• His occupation
  • Kind of business he worked in
  • Name of the informant
  • Physician's name (or midwife)
  • Name of hospital
  • Date of registration
  • Certification that all information is correct

WOW, that's a lot of information from one document! Here's a list of other records that you should compile about yourself:

  • School records
  • Baptismal records
  • First communion records
  • Confirmation records
  • Marriage licenses
  • Health records
  • Social security card

In addition to these official documents why don't you pull out those old photo albums and scrapbooks? They should tell you a lot about yourself, and most likely you will remember things about your childhood that you had forgotten.

See how much information is available about you? This should get you very excited about your search. Now compile all of your records together. It would be a great idea for you to keep a journal. Even better would be to write an autobiography! Imagine the tears of joy your great-grandchildren will feel when they are digging through old boxes and find that treasure! An autobiography may be a daunting task, but at least keep a journal and record notes and anecdotes that come to mind during your search. Remember, your search for your ancestors is a journey of self-discovery. Its not just about finding out who your ancestors were, it's also about finding out who you are!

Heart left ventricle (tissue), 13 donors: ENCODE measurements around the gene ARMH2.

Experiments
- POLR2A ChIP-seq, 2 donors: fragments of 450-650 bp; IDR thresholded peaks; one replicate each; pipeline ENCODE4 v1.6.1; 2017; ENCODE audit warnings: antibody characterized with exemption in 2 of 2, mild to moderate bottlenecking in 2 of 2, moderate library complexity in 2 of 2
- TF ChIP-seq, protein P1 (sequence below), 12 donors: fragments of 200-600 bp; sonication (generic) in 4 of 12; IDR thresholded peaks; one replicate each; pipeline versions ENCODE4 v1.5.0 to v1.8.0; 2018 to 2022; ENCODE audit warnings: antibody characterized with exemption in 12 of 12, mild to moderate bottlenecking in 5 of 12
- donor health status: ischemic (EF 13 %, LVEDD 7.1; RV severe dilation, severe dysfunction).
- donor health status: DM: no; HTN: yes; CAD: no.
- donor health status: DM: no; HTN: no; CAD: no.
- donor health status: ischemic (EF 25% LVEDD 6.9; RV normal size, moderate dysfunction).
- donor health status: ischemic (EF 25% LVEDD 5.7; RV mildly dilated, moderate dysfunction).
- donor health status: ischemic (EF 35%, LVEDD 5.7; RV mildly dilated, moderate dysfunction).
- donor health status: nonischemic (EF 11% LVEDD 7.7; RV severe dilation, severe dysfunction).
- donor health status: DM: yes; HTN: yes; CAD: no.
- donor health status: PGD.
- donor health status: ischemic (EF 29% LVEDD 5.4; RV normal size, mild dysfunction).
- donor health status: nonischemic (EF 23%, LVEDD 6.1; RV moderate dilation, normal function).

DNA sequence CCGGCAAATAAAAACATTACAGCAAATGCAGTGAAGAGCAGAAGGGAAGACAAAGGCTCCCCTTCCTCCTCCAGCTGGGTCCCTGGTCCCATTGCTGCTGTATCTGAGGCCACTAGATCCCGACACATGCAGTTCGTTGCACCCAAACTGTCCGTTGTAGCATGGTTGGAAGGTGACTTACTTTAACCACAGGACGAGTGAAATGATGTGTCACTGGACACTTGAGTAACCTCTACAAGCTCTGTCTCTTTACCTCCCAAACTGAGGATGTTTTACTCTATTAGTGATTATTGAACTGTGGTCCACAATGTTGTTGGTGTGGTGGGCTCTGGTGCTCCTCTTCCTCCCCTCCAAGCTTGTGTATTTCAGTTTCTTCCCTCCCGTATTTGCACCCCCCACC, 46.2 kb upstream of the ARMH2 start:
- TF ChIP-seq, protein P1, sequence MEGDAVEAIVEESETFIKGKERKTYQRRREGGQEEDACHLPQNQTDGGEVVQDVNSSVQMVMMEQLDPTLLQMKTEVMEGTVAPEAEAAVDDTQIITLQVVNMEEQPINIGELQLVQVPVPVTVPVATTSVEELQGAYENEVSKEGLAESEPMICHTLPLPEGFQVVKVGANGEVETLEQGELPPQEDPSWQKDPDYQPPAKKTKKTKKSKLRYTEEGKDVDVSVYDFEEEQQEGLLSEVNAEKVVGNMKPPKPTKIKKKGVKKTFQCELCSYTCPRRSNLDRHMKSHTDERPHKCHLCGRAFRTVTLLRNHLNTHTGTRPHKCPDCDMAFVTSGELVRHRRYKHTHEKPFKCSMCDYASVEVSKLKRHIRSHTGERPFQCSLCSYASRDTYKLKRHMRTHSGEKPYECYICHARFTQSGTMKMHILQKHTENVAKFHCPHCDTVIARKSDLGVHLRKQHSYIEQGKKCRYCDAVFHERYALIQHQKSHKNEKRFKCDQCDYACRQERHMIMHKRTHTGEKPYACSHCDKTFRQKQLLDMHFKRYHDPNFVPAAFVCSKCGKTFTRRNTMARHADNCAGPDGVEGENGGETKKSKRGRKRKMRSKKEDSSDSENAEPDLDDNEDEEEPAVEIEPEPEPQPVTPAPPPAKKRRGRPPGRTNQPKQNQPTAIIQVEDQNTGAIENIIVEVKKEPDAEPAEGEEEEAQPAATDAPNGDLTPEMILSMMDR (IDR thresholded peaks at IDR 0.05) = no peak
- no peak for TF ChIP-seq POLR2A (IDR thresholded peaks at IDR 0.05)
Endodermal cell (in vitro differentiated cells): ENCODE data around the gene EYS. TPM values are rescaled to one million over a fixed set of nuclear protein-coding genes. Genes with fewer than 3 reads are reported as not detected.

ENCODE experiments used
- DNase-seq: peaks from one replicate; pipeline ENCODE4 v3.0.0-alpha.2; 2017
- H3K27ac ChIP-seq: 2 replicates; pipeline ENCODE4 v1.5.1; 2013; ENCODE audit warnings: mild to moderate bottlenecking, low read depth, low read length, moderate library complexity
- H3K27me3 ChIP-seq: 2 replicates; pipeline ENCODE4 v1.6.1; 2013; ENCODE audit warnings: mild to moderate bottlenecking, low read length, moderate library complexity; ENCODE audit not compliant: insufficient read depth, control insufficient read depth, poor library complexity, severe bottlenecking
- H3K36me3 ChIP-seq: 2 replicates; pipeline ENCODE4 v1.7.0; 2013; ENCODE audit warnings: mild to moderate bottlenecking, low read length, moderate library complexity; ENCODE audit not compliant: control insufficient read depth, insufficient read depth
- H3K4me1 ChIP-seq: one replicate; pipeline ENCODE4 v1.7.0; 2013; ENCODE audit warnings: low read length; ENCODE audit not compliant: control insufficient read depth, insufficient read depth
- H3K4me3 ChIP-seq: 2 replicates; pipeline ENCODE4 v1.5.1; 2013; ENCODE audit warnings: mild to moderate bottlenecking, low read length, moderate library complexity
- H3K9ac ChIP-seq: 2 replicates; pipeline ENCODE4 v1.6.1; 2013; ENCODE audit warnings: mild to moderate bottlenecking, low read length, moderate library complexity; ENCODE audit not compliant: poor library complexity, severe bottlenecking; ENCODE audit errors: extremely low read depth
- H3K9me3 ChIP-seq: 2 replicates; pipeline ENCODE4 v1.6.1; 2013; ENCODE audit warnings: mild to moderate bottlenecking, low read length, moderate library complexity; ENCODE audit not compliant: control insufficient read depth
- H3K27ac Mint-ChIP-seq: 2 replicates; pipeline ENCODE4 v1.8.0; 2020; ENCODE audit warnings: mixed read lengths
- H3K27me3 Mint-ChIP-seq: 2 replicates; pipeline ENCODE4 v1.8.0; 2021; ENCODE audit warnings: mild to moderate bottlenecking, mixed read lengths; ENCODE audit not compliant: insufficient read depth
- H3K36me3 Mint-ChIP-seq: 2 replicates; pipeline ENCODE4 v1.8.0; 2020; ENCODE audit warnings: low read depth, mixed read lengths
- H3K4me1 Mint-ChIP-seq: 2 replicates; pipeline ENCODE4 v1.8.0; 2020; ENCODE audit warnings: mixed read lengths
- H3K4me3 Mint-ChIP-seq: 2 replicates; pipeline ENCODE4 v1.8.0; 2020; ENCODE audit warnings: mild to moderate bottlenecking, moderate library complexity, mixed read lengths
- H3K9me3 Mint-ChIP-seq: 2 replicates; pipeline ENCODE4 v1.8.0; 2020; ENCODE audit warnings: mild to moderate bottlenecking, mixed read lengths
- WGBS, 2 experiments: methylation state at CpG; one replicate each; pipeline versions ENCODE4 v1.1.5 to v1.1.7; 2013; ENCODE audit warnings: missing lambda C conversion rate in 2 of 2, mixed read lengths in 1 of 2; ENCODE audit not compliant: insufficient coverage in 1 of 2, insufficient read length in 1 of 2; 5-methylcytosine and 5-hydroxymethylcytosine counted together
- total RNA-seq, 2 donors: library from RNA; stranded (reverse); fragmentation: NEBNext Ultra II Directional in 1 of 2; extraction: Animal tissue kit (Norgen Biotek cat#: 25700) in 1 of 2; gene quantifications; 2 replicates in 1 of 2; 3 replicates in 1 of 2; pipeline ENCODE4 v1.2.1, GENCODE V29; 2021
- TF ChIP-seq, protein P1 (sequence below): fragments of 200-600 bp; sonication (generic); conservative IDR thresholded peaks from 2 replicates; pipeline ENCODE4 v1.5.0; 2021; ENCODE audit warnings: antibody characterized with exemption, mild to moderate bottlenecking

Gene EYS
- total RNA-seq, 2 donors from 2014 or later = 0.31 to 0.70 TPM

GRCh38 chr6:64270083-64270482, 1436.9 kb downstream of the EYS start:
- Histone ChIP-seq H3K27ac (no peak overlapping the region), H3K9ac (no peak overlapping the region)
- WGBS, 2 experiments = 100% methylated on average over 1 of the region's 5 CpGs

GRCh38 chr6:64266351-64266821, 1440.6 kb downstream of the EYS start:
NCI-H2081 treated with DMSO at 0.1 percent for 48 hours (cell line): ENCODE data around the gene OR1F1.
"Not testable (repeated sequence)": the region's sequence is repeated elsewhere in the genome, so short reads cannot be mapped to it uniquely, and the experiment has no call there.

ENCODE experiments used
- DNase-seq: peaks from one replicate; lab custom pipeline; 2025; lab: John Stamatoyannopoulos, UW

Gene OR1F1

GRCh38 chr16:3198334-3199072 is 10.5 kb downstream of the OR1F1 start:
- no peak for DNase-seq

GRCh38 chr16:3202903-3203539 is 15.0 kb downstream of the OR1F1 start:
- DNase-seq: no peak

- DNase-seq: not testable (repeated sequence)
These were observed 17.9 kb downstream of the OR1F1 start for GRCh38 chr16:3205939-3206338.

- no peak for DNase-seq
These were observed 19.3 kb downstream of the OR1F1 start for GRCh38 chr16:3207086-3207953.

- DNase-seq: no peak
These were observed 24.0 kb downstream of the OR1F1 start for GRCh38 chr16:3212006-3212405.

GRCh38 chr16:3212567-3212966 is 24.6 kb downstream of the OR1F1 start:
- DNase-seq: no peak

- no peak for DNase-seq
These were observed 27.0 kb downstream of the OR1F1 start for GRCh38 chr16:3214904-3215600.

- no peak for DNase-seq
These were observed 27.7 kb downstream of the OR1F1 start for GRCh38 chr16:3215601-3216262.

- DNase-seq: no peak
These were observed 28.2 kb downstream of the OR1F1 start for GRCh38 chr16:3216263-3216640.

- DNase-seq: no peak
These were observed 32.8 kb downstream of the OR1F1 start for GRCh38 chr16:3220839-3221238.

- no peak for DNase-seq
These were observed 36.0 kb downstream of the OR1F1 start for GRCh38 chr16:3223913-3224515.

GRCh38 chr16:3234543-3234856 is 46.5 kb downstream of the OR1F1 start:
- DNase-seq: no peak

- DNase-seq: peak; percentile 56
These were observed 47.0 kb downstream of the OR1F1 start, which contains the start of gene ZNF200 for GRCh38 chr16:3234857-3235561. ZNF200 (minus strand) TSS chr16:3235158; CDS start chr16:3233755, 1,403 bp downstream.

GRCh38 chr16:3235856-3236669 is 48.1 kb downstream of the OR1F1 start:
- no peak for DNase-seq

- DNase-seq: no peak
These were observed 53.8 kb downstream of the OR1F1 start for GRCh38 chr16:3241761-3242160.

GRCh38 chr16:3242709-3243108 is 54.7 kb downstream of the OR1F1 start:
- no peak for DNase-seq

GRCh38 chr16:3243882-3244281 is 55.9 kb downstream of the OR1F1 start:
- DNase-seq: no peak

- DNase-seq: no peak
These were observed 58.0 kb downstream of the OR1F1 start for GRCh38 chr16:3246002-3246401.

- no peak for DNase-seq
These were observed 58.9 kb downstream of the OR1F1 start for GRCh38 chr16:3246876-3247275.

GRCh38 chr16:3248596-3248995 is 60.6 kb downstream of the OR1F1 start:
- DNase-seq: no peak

The Next Step

You started with yourself, now its time to expand your search and find information about your family members. The next step is to search your home and immediate family for information.

Family stories are perhaps the greatest resource around. Every family has certain legends and stories that are told over and over again. The key word here is "told", as in verbally. Why not write these stories down? With each verbal telling, a story seems to get somewhat distorted. Remember that game you played when you were a kid and you started off with a phrase. Everyone sat in a circle and whispered the phrase into the next person's ear. Eventually it got back to the first person, and when the phrase was repeated it was COMPLETELY different that the original phrase? Well the same holds true for verbal stories in a family. With each generation and telling, the story gets more distorted. The important thing here would be to ask every family member to repeat the story. Especially seek out your older relatives and ask for their version of the story. Then you, the unbiased third party, would record the story, and all of its different versions. That way it gets written and documented for your family's future generations.